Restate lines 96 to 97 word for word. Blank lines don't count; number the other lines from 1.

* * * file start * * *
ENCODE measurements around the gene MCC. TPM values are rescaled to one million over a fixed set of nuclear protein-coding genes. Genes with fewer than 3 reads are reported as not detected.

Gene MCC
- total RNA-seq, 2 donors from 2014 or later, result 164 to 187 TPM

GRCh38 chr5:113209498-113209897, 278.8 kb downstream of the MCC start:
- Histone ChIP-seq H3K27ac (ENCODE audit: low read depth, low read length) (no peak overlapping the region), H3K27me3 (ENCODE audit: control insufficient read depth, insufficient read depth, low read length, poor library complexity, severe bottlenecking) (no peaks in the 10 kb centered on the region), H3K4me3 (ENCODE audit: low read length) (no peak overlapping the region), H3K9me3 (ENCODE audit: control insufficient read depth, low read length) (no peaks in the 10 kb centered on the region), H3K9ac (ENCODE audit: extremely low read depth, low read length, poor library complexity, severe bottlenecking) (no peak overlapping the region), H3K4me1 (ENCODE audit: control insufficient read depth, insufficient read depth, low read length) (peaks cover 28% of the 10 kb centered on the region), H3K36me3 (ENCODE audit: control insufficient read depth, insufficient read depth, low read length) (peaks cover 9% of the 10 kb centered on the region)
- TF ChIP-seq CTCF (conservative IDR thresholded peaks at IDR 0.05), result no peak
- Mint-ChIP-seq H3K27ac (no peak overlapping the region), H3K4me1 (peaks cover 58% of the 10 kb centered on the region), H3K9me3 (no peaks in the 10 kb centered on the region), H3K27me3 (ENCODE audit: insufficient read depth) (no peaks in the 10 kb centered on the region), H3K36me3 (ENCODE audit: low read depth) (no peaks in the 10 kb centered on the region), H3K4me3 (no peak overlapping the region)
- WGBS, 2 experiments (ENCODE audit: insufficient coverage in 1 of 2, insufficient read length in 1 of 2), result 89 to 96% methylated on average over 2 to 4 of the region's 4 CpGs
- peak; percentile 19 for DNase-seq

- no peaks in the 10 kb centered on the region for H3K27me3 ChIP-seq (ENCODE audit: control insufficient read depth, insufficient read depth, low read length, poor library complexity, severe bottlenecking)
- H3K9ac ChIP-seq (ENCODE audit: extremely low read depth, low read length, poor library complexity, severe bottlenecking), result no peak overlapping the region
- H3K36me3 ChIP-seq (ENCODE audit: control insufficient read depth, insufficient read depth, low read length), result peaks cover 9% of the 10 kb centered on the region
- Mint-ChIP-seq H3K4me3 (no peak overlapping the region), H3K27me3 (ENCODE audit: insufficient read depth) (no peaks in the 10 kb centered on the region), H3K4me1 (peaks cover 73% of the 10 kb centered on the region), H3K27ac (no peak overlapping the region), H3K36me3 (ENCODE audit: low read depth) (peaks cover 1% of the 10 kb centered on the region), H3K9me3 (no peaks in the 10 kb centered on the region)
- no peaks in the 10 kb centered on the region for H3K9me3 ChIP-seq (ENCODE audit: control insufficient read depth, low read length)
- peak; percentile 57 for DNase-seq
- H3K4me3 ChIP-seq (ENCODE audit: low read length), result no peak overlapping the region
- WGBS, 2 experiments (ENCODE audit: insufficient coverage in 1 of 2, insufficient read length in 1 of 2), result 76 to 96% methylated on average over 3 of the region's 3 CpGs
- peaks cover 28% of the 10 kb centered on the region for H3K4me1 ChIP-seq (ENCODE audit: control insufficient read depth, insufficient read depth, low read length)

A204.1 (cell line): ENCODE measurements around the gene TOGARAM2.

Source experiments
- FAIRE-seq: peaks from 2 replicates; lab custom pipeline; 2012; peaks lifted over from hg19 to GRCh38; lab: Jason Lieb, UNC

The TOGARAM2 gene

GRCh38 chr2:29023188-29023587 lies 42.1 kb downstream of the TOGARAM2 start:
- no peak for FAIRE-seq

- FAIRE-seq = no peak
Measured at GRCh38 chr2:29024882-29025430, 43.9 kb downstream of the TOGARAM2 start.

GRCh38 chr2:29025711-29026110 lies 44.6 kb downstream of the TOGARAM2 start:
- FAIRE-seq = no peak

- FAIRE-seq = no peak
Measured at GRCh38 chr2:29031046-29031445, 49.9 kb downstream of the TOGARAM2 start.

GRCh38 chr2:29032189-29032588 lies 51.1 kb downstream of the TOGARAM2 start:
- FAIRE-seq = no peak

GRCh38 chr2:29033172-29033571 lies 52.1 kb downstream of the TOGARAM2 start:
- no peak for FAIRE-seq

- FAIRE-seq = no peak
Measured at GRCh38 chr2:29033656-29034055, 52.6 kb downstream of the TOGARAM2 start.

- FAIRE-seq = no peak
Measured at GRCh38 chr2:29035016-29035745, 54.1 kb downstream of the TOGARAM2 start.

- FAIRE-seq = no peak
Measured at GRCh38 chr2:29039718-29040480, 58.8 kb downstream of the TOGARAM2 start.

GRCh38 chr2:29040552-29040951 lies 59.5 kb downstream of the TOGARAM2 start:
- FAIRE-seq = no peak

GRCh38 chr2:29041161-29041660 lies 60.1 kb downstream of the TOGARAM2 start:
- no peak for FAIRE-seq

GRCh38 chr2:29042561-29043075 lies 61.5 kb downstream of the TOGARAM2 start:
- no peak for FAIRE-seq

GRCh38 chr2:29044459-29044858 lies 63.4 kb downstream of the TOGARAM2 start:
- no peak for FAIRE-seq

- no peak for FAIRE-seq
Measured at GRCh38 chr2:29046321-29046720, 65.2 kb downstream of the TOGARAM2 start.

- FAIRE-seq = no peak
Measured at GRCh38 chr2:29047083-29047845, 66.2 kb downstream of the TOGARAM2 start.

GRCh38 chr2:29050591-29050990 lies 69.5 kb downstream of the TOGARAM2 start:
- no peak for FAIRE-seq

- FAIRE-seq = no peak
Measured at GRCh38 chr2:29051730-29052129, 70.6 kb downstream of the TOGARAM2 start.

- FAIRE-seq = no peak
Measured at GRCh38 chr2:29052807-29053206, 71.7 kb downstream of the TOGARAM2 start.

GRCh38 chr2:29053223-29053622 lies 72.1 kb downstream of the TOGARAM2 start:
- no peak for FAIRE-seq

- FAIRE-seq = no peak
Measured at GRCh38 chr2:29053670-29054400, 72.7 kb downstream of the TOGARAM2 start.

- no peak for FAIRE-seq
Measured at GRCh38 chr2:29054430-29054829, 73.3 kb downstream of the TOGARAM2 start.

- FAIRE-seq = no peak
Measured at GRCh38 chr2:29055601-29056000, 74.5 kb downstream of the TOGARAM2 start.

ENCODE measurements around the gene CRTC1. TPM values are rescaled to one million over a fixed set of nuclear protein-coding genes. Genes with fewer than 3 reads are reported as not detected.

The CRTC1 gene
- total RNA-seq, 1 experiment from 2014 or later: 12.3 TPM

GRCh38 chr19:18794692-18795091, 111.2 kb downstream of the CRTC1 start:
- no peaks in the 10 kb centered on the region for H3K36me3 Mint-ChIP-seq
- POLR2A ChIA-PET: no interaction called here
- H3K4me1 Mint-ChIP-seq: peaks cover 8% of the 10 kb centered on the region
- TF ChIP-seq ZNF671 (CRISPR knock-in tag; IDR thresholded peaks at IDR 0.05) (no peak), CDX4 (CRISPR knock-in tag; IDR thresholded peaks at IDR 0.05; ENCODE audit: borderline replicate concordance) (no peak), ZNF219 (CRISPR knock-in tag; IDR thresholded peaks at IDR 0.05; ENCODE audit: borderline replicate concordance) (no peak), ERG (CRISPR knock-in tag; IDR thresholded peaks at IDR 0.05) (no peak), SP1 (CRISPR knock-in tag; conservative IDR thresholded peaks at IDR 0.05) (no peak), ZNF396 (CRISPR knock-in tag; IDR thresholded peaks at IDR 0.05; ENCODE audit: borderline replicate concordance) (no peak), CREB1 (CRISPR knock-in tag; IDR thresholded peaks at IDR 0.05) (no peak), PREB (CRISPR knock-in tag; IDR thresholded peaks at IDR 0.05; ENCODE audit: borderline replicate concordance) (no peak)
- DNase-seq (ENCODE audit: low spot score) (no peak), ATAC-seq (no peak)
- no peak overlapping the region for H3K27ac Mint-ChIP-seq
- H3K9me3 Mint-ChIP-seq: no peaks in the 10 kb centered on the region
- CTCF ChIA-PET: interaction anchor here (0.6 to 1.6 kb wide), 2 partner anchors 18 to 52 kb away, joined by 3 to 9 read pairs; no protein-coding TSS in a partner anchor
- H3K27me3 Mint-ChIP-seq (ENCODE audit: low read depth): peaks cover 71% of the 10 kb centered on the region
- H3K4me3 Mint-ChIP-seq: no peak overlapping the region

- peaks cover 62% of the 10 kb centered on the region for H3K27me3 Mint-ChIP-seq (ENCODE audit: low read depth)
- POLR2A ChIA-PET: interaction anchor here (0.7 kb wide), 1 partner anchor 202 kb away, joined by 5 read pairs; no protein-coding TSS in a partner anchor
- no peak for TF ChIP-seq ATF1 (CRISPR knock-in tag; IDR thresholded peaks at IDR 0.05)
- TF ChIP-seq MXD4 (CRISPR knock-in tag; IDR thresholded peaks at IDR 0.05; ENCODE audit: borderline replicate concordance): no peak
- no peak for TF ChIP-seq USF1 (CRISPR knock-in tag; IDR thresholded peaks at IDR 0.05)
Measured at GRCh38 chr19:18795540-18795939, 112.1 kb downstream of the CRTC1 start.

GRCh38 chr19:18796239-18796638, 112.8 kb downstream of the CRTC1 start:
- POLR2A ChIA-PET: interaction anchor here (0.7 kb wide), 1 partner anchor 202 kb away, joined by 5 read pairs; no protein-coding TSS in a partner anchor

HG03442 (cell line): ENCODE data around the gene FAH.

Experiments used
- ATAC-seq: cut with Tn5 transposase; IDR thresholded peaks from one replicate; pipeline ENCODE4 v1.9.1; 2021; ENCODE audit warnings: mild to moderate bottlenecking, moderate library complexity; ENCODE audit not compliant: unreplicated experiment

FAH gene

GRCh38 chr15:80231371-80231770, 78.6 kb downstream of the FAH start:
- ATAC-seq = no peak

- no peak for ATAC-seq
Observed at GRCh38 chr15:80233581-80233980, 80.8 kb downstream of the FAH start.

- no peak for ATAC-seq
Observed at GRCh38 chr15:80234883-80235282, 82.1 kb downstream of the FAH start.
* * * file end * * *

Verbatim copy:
Observed at GRCh38 chr15:80233581-80233980, 80.8 kb downstream of the FAH start.

- no peak for ATAC-seq